The Courier-Mail

YUAN-TWO HIT HAS US ON ROPES Aus­tralia hurt by China cur­rency fall


CHI­NESE in­vestors in ev­ery­thing from Aus­tralian prop­erty to wine and beef have been hit by the sud­den de­val­u­a­tion of the yuan, rais­ing fears our big­gest trad­ing part­ner is head­ing into more eco­nomic tur­bu­lence.

China cut the yuan’s value against the US dol­lar for a sec­ond day yesterday, adding to con­cern the world’s sec­ond­biggest econ­omy is on shaky ground amid slow­ing eco­nomic growth and a slump in its stock mar­ket.

The de­val­u­a­tion sparked the big­gest two-day sell-off in re­gional cur­ren­cies since 1998.

The Aus­tralian dol­lar slipped to a six-year low yesterday of US72.16 on the China jit­ters while the ASX 200 slumped 1.7 per cent.

Com­msec economist Sa­vanth Se­bas­tian said the de­val­u­a­tion would have a neg­a­tive im­pact on Aus­tralia, which has been rid­ing a Chi­nese in­vest­ment boom.

“It will mean the Chi­nese have less to spend,” Mr Se­bas­tian said.

China’s Gov­ern­ment said the de­val­u­a­tion was part of re­forms meant to make its ex­change rate more mar­ke­to­ri­ented. But some an­a­lysts said it could spark a cur­rency war as other coun­tries de­value to make their ex­ports more com­pet­i­tive against China.

“It will start a vi­cious cy­cle by dif­fer­ent coun­tries try­ing to de­pre­ci­ate their cur­ren­cies,” said Wee-Ming Ting, the head of Asian fixed in­come at Pictet As­set Man­age­ment in Sin­ga­pore.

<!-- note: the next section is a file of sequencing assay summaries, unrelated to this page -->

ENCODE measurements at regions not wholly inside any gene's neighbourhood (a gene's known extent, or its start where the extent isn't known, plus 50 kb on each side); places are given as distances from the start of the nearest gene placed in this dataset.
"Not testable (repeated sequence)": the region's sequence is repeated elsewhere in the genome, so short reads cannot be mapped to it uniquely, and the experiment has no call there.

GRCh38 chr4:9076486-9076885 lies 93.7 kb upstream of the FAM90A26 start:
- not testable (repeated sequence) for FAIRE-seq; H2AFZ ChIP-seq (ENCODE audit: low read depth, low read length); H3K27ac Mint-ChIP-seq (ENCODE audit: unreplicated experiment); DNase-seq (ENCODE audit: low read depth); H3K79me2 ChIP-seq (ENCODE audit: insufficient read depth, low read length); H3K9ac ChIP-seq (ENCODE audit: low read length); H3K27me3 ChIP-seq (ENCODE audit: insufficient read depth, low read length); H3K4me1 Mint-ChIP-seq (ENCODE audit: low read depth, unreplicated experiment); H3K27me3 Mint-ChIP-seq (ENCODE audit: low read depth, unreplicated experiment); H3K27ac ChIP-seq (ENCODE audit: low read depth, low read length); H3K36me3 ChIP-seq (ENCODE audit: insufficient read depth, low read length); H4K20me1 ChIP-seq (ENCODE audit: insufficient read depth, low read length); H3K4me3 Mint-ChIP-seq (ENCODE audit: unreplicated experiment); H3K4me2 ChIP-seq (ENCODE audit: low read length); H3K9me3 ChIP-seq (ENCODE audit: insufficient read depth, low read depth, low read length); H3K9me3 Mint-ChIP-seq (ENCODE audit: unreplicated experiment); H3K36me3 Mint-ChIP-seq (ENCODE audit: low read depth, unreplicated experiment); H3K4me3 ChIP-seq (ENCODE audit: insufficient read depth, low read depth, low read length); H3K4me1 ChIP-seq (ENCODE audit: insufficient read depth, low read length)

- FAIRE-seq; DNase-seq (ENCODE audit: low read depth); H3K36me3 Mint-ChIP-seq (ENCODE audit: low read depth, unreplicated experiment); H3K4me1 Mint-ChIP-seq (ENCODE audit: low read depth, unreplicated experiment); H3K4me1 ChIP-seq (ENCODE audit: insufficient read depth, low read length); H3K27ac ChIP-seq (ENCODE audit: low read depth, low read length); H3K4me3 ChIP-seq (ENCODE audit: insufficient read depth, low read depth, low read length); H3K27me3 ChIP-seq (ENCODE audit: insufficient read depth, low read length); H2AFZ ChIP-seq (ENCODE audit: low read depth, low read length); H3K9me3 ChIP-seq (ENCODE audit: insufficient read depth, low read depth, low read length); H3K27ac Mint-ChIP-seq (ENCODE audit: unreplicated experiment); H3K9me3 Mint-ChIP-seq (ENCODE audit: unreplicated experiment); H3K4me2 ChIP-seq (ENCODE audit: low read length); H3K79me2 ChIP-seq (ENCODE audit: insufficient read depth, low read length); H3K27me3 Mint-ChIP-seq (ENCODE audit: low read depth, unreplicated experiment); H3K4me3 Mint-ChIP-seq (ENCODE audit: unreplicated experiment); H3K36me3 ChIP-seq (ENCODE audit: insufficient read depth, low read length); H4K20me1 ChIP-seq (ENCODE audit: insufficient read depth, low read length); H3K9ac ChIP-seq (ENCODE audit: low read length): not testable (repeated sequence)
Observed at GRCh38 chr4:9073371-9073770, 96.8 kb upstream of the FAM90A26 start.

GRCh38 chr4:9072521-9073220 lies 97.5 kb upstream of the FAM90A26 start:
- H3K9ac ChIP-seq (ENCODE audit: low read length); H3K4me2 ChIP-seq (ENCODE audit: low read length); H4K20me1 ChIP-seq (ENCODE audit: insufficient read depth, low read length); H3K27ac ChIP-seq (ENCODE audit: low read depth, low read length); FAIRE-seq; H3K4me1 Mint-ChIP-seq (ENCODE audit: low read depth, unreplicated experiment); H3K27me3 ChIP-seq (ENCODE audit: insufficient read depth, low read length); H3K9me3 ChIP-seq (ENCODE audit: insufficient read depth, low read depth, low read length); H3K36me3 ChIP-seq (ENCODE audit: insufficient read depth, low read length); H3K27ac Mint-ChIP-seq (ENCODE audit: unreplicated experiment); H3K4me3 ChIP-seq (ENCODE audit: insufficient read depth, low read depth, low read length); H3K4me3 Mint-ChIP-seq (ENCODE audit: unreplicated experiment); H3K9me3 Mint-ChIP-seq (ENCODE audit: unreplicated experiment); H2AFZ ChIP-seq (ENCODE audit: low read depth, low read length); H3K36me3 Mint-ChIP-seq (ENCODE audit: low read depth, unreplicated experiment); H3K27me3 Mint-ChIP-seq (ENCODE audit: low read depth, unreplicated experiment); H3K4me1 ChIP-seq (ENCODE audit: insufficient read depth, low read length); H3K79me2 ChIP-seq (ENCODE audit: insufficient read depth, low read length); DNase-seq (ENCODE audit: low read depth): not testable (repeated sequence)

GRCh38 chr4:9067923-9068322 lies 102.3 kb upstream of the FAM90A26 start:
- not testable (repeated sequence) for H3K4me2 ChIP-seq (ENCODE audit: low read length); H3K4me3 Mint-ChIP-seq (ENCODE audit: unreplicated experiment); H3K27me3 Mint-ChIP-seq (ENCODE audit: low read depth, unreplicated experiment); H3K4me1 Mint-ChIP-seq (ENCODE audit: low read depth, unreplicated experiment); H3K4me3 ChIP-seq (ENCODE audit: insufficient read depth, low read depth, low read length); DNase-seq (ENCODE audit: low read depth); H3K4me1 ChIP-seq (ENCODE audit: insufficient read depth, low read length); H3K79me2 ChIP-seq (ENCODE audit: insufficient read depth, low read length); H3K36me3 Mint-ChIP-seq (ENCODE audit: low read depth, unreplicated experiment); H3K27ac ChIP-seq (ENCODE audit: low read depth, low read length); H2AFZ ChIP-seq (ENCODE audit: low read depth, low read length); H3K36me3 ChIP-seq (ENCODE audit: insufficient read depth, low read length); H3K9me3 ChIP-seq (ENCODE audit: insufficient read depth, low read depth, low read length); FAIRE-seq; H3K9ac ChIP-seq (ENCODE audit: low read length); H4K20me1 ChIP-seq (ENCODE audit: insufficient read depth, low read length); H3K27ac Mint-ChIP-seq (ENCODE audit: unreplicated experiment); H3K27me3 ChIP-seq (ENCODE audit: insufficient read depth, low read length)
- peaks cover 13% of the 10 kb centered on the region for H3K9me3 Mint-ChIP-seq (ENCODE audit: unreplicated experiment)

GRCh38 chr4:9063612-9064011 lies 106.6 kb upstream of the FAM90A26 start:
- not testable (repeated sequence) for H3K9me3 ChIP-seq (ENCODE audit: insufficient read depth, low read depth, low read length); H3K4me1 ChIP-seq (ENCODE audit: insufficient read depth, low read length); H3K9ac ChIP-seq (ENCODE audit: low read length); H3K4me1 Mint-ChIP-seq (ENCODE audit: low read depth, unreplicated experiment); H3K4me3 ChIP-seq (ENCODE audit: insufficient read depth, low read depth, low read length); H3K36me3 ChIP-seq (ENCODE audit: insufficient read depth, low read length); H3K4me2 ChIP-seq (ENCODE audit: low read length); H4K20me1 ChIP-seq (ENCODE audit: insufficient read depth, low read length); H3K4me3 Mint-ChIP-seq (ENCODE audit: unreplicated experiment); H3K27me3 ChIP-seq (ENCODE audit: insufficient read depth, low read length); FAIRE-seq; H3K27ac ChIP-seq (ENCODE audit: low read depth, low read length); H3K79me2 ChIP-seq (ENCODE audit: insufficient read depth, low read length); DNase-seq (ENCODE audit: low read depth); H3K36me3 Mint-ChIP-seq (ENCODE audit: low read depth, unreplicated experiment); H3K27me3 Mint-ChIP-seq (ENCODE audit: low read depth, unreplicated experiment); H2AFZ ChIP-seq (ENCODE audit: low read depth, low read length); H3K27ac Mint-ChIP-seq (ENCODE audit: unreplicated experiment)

QUT economist Dr Mark McGovern said it was un­clear whether the de­val­u­a­tion sig­nalled se­ri­ous trou­ble for the Chi­nese econ­omy or was a strat­egy to revalue the yuan.

He said if there were fur­ther sus­tained de­val­u­a­tions it would start to have wider im-

pli­ca­tions for economies such as Aus­tralia, which have re­lied on Chi­nese in­vest­ment.

China is now Aus­tralia’s largest two-way trad­ing part­ner in goods and ser­vices, val­ued at al­most $A160 bil­lion in 2013-14.

“The Chi­nese will have less to spend on things such as prop­erty in Aus­tralia,” Dr McGovern said. “It is not a game changer but if it is part of a sus­tained de­val­u­a­tion it will start to make an im­pact.”

He said at the mo­ment the ef­fect of the de­val­u­a­tion would be muted be­cause the Aus­tralian dol­lar had fallen faster than the yuan over the past year.

Sir­romet Win­ery owner Terry Mor­ris said he was not overly con­cerned about the de­val­u­a­tion even though the Mt Cot­ton-based busi­ness ex- ports about 20 per cent of its prod­uct to China.

“It is just a mat­ter of wait­ing at this stage as the sit­u­a­tion is volatile,” Mr Mor­ris said.

He said the win­ery mainly sold to high-end cus­tomers.

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 ??  ?? GLASS HALF FULL: Sir­romet Win­ery owner Terry Mor­ris is op­ti­mistic de­spite the trou­bles in China (left).
GLASS HALF FULL: Sir­romet Win­ery owner Terry Mor­ris is op­ti­mistic de­spite the trou­bles in China (left).

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